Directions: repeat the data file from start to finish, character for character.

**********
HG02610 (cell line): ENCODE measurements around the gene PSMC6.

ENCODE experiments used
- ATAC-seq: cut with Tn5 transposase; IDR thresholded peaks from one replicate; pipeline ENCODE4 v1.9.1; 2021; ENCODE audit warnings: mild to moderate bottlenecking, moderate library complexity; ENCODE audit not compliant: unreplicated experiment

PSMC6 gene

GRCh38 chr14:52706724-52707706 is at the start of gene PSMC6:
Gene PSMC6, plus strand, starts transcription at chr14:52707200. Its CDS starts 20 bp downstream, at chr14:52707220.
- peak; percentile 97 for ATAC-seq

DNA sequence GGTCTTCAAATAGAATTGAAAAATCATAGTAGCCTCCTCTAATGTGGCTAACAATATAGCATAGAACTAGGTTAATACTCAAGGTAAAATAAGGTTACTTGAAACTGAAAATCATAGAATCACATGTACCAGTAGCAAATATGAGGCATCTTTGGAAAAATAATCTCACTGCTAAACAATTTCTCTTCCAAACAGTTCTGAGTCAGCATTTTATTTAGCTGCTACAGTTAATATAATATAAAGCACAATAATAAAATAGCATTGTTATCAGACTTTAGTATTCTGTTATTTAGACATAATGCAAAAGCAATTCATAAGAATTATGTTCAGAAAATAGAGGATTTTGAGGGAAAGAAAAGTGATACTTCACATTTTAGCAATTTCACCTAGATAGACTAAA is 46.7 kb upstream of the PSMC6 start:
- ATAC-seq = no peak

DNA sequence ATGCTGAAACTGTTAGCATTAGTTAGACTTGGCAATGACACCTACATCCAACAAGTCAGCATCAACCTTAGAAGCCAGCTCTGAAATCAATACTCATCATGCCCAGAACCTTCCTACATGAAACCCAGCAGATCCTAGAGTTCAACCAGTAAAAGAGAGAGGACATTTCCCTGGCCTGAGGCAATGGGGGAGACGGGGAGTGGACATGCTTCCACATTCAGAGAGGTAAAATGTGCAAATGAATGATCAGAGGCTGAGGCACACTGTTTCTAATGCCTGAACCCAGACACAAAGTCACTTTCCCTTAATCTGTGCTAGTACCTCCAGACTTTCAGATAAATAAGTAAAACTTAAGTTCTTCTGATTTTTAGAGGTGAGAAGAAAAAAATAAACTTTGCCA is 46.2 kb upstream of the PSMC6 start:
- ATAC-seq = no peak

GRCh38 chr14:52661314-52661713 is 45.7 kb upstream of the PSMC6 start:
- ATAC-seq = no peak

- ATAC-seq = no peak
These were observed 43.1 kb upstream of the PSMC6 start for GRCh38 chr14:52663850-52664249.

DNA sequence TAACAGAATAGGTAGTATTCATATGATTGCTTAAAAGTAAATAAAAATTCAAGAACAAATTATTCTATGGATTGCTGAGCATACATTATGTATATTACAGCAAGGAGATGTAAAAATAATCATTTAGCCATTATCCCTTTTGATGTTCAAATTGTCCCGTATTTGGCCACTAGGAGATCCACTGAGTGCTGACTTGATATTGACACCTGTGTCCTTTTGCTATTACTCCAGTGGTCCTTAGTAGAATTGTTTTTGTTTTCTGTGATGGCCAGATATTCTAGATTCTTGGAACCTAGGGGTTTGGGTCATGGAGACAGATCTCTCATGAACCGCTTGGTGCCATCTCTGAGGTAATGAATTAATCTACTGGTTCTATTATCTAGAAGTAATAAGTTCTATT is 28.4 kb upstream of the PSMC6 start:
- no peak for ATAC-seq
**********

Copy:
HG02610 (cell line): ENCODE measurements around the gene PSMC6.

ENCODE experiments used
- ATAC-seq: cut with Tn5 transposase; IDR thresholded peaks from one replicate; pipeline ENCODE4 v1.9.1; 2021; ENCODE audit warnings: mild to moderate bottlenecking, moderate library complexity; ENCODE audit not compliant: unreplicated experiment

PSMC6 gene

GRCh38 chr14:52706724-52707706 is at the start of gene PSMC6:
Gene PSMC6, plus strand, starts transcription at chr14:52707200. Its CDS starts 20 bp downstream, at chr14:52707220.
- peak; percentile 97 for ATAC-seq

DNA sequence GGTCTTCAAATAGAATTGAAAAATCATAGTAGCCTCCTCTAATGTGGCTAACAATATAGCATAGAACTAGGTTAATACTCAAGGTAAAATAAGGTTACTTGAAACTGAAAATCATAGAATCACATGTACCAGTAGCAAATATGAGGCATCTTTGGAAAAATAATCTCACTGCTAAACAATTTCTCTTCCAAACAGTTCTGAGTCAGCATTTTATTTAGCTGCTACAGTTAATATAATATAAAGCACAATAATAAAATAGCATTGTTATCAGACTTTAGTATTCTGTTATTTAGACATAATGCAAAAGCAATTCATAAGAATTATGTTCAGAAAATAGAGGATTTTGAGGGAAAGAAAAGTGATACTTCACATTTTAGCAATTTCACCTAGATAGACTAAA is 46.7 kb upstream of the PSMC6 start:
- ATAC-seq = no peak

DNA sequence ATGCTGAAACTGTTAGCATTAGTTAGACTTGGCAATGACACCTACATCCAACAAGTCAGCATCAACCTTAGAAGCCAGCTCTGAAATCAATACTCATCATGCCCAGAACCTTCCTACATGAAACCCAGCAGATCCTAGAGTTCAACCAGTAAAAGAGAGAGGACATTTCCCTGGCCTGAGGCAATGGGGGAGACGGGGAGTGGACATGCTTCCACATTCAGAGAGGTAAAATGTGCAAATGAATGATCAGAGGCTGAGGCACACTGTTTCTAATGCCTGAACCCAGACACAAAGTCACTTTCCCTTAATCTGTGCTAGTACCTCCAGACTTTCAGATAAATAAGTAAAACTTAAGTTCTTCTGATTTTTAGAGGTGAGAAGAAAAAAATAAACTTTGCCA is 46.2 kb upstream of the PSMC6 start:
- ATAC-seq = no peak

GRCh38 chr14:52661314-52661713 is 45.7 kb upstream of the PSMC6 start:
- ATAC-seq = no peak

- ATAC-seq = no peak
These were observed 43.1 kb upstream of the PSMC6 start for GRCh38 chr14:52663850-52664249.

DNA sequence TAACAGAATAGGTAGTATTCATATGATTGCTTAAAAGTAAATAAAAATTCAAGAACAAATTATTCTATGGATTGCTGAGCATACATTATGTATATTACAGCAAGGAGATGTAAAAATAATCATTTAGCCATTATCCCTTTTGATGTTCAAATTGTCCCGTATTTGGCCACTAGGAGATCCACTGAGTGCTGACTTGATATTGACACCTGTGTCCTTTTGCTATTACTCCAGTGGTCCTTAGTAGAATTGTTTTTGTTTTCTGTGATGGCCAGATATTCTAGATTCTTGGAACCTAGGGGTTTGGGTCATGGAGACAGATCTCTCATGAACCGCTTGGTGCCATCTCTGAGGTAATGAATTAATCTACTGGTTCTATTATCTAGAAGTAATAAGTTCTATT is 28.4 kb upstream of the PSMC6 start:
- no peak for ATAC-seq